It's great to take your work and habits seriously, but what happens when you can't ever just "let go?"

This is incredibly common for entrepreneurs and creators. They control themselves and their environment – allowing them to be productive but at the expense of their ability to turn off work at the end of the day.

You might feel some superiority from being the one in the gym at night while everyone else is out at the bars, or the person up early while friends are at brunch, but at what expense?

When there is a need and discomfort that comes from not being consistent in your habits, missing a routine, eating "bad" food... it turns into compulsion.

Deeper than that, it builds fear and instability within yourself – one where everything has to be just right for you to function.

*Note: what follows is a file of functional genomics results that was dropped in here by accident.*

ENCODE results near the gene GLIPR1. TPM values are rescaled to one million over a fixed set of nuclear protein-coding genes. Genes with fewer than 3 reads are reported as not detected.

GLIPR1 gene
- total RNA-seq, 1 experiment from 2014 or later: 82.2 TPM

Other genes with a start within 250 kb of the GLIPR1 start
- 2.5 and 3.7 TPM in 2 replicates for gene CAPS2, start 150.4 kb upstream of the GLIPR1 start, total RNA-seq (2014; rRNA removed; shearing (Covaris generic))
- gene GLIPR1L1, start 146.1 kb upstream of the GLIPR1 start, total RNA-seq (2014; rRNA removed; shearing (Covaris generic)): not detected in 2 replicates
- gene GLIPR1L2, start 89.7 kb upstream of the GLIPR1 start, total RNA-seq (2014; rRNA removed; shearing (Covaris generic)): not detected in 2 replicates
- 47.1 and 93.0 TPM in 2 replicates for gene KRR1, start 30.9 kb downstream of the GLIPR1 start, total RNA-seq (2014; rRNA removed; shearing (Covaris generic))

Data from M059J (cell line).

Letting go is a skill and one that's just important as winding up, controlling yourself, and staying focused.

If we can't "let go" we risk not being able to allow so much of what life gives us.

We miss moments, overlook opportunities, keep serious instead of spontaneous, and worst of all begin to build a sense of distrust with ourselves.

Maybe it's not the next piece of cake that kills you, but the lack of saying yes to it.

For those whom this is uncomfortable - allowing yourself to let go is a practice.

It takes practice to allow... and runs counter to your zone of safety.

For you, allowing instead of controlling sparks a deep-seated fear that you won't be able to return or recover... that things will spiral out of control.

So, how do you let go?

You don't interrupt the impulse.

You allow things to play out, rather than acting to manipulate them in your favor.

You practice watching an idea, opportunity, spontaneity arrives and see it through rather than putting a lid on it, or hiding, or creating misdirection.

Travel is a great practice for letting go. So is speaking with strangers. It feels like that moment when you're at the beach... and you sleepily let your guard down.

Letting go is a choice and an opportunity.

The more you practice, the less afraid you'll be.